JOHNSON CITY, Tenn. (WJHL) — Visitors to Jacob’s Nature Park at Sinking Creek are about to have a much more convenient, safer way to make loop hikes around the 28-acre mix of wetland and wooded ridges.
Volunteers from the Holston Valley Regional Conservation Committee have been busy the past couple months constructing a high-quality bridge over the creek at the southwest (downstream) end of the park.
The span, not far from the Ocala Drive parking area and outdoor classroom, will replace a makeshift pair of tree trunks that spanned the stream for the last several years and were the only way for visitors to connect the two ends of the park without backtracking.
Greg Kramer and Dan Firth were leading a small group of volunteers Sunday afternoon, a week after a larger crew managed to get several half-ton logs across the abutments and into place.
“To be able to come down here and cross the bridge, continue along Sinking Creek and then come back up to where you have the bridge on the (King Springs Road) side and come back around the high side, it just gives you a much better appreciation for all the variety of nature that’s here,” Kramer said.
The park has been a big draw for Megan and Forrest Wester and their two children, Ronan and Mora, since the Johnson City residents discovered it about a year ago. Their chocolate lab Lucy is also a fan, but when she was brought along, the family had to backtrack about a quarter mile if they wanted to enjoy the trails on both sides of the creek.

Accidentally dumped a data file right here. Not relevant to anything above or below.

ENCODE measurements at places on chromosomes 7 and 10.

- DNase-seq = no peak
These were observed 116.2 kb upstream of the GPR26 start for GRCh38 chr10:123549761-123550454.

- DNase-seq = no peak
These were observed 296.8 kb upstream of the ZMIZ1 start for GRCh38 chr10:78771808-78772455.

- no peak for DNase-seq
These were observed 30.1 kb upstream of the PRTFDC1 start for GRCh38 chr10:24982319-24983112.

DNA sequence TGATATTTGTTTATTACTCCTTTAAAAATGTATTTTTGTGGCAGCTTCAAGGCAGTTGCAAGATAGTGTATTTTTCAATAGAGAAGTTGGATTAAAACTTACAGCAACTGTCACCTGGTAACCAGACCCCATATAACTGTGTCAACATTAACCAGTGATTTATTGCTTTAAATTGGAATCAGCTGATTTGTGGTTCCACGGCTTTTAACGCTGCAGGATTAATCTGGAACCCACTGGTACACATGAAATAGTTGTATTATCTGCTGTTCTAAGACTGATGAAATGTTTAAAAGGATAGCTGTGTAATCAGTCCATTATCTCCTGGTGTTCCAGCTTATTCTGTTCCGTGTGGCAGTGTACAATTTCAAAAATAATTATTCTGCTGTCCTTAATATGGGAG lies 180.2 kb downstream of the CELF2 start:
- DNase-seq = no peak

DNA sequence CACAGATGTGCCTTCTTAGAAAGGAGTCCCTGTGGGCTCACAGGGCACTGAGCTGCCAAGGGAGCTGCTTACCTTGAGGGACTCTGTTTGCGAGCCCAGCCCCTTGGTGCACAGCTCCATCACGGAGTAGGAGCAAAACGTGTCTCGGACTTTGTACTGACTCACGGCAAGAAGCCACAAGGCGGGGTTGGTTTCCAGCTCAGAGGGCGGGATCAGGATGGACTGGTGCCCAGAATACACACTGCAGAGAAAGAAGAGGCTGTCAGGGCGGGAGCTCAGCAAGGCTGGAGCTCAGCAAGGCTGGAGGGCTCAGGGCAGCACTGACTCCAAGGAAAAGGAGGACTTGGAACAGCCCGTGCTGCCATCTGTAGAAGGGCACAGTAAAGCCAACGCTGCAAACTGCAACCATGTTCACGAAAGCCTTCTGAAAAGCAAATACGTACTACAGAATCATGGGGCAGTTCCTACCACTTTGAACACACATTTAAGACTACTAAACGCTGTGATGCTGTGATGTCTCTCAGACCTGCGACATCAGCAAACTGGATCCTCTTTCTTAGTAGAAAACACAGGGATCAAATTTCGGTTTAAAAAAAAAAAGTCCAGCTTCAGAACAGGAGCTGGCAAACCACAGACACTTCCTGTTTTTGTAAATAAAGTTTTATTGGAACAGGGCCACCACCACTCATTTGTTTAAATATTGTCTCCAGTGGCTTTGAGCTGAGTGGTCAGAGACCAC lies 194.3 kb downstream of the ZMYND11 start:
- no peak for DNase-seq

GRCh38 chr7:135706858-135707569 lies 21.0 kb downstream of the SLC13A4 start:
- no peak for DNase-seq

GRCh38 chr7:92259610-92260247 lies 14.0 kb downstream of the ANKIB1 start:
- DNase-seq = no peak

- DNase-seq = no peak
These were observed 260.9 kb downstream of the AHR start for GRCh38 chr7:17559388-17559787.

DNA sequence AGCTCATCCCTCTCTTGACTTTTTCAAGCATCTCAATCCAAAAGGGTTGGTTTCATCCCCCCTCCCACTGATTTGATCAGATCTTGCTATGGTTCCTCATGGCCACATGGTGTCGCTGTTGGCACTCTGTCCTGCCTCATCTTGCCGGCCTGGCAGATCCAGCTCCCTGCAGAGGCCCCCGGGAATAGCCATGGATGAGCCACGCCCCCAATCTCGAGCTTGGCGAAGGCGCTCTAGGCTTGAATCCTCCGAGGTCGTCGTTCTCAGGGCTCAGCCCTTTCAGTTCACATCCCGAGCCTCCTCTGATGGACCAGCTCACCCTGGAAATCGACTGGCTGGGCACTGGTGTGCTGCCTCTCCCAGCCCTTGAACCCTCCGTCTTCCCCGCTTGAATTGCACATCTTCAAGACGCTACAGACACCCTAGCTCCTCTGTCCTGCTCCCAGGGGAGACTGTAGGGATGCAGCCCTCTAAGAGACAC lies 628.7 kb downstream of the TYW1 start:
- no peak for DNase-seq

“It’s more access for our dog,” Megan Wester said. “She was afraid to cross last time because of the tree, she’s very skittish but now we can make a full loop and have a longer time outside and more exercise and family time.”
Kramer said the scope of work has been more ambitious than what the Holston group usually does. The creek rises a good bit during heavy rains, so they had to build abutments several feet above the bank surface, and the bridge will cross about six feet above the normal water level.
He called completing the span a major accomplishment.
“Getting these half-ton logs across the stream was a very arduous type of endeavor and we had so many people show up,” he said. “It went across so easily, we were amazed. I had planned for so many contingencies that I didn’t have to use.”
The club first became involved at Jacob’s Park last year when one of its members, Melanie Kelley, led a grant-funded effort to remove invasive species from the park. During that labor-intensive project, Firth said, “she brought up when the old bridge washed away, that it wasn’t really built right … and I thought this would be a good opportunity to build a bridge.”
He said the group used locust logs because of their durability and resistance to rotting.
A dedication is planned for 1-3 p.m. Oct. 14 and the volunteers hope — but aren’t sure — the bridge will have its caution tape removed and be open for use by then.
Megan Wester said her family is patiently awaiting the new feature.
“We love it,” she said of the park, which they visit several times each season of the year. “We can obviously go out in nature, we can learn new things about different species of trees and everything else that’s here.”